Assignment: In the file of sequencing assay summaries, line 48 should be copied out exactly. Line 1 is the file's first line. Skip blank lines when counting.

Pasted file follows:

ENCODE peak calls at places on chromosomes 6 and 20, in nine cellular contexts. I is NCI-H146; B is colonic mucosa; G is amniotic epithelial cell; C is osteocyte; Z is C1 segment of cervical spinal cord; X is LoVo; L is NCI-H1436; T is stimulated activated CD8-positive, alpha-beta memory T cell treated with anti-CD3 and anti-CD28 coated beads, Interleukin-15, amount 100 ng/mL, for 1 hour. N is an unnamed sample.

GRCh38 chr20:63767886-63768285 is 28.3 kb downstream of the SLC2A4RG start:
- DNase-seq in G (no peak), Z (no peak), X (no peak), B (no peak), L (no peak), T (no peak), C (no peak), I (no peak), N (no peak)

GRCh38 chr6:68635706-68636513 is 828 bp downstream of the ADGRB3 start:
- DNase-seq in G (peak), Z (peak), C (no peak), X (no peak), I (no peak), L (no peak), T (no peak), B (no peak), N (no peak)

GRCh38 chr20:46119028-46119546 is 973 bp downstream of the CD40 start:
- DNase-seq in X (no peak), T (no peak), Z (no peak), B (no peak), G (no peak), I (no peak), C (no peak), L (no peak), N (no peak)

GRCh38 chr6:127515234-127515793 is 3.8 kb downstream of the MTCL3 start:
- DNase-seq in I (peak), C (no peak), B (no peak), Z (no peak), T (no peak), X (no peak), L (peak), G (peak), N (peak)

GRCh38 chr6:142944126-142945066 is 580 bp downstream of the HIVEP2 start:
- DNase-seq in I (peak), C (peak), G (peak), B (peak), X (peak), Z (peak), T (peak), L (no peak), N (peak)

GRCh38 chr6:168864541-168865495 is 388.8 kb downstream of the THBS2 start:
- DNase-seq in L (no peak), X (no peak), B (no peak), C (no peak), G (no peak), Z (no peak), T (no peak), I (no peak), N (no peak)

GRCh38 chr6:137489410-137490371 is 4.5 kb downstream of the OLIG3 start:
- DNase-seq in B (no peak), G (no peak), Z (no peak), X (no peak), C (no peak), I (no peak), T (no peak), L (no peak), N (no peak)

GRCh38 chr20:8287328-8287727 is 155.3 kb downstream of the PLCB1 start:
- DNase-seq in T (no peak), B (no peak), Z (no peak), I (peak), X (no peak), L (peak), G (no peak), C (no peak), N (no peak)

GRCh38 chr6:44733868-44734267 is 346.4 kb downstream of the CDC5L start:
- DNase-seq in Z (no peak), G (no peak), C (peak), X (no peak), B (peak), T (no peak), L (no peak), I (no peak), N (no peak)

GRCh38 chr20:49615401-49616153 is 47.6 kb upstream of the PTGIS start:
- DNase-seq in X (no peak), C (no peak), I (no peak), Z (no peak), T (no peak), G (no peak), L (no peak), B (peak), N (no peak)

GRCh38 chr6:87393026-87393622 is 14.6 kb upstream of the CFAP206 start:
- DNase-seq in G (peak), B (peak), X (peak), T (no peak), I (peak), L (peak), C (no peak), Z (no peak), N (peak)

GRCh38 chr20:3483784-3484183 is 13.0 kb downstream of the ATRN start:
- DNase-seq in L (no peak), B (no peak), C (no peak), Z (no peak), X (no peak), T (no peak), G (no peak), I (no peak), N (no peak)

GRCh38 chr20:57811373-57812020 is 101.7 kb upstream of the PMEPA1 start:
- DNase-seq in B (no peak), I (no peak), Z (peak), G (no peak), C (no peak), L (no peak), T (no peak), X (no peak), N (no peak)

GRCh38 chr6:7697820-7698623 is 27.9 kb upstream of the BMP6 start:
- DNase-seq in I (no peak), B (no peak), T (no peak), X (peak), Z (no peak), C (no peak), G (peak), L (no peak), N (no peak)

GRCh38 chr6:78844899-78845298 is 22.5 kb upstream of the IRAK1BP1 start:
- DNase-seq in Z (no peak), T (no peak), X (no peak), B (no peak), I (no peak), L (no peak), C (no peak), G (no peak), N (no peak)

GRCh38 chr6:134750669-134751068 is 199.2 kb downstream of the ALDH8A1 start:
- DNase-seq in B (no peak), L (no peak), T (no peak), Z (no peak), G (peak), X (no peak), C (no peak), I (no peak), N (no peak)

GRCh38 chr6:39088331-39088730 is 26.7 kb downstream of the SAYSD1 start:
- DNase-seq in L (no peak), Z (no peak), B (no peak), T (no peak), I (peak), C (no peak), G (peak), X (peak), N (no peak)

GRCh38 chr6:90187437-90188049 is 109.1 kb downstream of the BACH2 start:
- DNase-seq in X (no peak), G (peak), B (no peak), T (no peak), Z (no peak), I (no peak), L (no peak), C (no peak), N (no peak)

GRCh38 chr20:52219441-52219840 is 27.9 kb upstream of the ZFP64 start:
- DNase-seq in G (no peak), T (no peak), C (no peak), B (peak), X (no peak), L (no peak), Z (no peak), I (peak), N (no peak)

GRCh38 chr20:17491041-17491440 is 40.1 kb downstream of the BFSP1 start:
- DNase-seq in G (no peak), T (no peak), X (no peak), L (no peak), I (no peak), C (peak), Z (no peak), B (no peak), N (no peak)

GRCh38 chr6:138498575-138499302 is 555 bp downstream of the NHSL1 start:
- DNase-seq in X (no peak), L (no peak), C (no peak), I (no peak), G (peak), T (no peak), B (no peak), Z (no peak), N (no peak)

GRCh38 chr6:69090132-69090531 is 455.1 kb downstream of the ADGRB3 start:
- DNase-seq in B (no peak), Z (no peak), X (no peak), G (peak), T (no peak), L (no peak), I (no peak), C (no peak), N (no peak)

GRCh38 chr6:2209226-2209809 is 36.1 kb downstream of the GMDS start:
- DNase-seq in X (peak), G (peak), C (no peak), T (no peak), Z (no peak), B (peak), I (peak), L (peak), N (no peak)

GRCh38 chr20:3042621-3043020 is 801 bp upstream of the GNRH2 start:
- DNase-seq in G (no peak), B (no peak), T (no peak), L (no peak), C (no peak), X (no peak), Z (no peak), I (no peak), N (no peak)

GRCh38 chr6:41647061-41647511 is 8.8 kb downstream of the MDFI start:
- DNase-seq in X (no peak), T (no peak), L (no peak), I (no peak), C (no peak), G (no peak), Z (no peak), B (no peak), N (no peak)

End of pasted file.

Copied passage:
GRCh38 chr20:3042621-3043020 is 801 bp upstream of the GNRH2 start: